LOWER SWATARA TOWNSHIP, Pa.--A Lower Swatara Township police officer is being hailed as a hero after rescuing a baby girl from a burning vehicle in Dauphin County on New Year's day.
The incident unfolded shortly after 12:30 a.m. when a vehicle driven by 38-year-old Franklin Fisher III crashed into a utility pole, overturned and burst into flames, according to police reports. Fisher and his two passengers, a little
boy and baby girl, were trapped inside the burning wreckage.
Officer Patrick Ribec with the Lower Swatara Township Police Department was the first officer on the scene, along with Officer Scott Yoder of the Middletown Borough Police Department, and jumped into action.
"We came upon this car, almost on its top, with flames coming out the engine," Ribec said of arriving at the scene of the accident. "There was not really anything in the academy that prepared me for this."
The little boy managed to escape on his own, but Fisher and the baby girl remained trapped inside the vehicle, police said.
Officer Ribec crawled through a smashed rear window and freed the infant from her car seat.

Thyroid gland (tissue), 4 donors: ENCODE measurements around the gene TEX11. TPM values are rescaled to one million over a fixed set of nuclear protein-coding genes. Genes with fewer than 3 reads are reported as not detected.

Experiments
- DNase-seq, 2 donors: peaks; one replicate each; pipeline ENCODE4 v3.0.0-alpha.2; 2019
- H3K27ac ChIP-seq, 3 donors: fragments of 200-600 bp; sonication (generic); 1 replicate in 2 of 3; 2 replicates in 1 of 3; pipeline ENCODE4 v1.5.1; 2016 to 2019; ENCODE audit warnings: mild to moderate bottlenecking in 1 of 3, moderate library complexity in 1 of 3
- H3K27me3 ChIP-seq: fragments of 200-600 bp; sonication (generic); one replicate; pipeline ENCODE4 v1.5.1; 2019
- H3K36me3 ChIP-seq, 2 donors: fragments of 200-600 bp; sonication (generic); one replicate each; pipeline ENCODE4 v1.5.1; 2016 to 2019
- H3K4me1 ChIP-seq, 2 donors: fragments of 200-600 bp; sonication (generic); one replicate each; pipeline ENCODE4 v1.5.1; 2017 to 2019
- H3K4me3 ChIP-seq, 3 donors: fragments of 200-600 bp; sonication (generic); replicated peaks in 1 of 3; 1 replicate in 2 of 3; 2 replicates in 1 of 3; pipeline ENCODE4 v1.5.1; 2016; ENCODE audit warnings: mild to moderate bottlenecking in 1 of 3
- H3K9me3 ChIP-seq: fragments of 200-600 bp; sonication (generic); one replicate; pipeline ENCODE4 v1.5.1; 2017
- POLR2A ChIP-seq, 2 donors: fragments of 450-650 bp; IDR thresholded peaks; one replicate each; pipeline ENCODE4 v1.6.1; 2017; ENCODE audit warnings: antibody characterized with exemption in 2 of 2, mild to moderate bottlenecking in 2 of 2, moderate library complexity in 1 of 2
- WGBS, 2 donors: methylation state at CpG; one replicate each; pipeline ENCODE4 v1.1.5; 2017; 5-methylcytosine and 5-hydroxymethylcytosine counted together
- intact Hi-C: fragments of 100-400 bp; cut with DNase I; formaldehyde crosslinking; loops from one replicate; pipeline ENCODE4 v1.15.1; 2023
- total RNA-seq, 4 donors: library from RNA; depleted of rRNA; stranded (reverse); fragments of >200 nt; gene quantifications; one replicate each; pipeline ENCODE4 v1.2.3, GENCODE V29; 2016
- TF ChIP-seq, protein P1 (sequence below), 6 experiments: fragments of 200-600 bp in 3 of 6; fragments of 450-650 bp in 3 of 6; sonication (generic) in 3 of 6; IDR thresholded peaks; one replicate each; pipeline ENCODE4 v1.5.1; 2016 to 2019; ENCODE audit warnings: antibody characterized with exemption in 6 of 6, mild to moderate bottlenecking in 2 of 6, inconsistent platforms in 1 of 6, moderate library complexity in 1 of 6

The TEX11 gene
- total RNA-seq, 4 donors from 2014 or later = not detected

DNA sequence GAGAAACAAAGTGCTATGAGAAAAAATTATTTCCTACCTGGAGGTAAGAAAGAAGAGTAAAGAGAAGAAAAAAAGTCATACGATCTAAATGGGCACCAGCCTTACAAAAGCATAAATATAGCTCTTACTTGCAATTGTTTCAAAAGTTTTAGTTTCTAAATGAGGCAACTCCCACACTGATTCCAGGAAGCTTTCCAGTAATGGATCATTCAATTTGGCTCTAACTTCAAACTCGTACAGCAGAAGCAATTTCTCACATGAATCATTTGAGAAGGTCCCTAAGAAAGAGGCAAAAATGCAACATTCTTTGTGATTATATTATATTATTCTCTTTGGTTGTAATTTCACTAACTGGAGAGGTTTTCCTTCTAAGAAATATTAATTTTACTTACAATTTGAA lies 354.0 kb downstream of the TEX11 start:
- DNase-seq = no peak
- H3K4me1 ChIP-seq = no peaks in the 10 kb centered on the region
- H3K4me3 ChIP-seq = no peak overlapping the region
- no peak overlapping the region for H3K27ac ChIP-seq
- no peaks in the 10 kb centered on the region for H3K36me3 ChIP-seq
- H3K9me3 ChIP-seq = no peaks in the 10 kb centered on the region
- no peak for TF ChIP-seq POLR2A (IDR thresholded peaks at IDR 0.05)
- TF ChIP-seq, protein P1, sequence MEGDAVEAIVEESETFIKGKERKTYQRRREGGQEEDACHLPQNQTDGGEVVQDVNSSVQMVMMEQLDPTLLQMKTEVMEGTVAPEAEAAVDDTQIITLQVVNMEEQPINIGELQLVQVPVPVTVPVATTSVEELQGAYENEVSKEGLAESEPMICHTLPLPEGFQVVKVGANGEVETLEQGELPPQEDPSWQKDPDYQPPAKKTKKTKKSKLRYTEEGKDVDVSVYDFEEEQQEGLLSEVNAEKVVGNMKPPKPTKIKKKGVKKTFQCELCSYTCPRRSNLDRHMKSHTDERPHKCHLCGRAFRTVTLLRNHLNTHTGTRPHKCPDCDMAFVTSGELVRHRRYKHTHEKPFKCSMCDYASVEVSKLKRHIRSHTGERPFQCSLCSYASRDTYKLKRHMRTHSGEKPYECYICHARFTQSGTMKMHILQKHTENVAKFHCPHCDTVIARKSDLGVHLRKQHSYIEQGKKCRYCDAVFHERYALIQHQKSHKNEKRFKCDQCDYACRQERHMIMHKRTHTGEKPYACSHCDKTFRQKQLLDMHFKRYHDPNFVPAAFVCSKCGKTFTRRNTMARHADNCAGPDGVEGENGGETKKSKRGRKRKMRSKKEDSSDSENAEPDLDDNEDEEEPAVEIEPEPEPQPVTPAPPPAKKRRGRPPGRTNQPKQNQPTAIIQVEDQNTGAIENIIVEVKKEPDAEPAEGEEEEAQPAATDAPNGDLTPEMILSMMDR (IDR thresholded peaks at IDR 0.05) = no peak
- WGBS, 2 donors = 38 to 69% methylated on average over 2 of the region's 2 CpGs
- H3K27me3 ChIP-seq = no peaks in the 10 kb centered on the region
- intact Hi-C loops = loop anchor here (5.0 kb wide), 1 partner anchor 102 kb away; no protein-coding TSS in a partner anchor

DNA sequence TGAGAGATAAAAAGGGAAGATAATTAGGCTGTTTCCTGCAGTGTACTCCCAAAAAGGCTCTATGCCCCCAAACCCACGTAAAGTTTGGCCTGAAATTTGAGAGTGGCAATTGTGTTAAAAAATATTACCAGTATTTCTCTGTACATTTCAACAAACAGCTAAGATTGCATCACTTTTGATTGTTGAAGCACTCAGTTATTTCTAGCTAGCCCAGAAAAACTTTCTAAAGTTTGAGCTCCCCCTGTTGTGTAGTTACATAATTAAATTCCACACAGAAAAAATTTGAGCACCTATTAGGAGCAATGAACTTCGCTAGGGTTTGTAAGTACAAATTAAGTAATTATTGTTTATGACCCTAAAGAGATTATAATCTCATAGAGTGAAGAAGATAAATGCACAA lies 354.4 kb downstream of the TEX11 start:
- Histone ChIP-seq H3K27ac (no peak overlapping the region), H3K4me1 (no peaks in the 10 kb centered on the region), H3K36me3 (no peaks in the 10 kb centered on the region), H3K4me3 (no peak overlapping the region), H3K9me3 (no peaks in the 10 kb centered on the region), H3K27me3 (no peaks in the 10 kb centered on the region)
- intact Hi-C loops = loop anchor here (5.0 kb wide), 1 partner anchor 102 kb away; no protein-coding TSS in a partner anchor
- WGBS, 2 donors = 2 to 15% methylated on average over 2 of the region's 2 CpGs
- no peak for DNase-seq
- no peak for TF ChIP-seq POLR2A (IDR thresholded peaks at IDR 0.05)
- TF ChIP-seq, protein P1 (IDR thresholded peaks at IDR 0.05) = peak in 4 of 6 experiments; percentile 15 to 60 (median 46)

"I looked in and saw a little baby girl in a car seat just hanging there," Ribec said. "She wasn't crying. She wasn't yelling. She wasn't talking. She had a blank face which worried me even worse. Officer Yoder handed me a knife and I was able to cut the baby loose."
Once the baby was safe, he went back for Fisher.
"We were all just really proud of him and the work he did with that call," said Lower Swatara Sgt. Scott Young.
Police say Fisher was intoxicated and was arrested. He will face charges, including driving under the influence, pending the results of a blood test.
DUI enforcement happens to be Officer Ribec's calling. At only 27 years old and three years into his career on the force, he's already established himself as one of the best DUI officers in Dauphin County. Last year, he won the county's "Top Gun" award for having a hand in 75 separate DUI arrests. Because of that, he feels his act of heroism Friday morning is nothing more than what most officers would do.
"It's just part of the job," he said. "I was the officer on shift and I answered the call the same way anyone would answer the call. Any police officer I know would've done the same thing."
Officer Ribec is expected to receive an award for his heroism.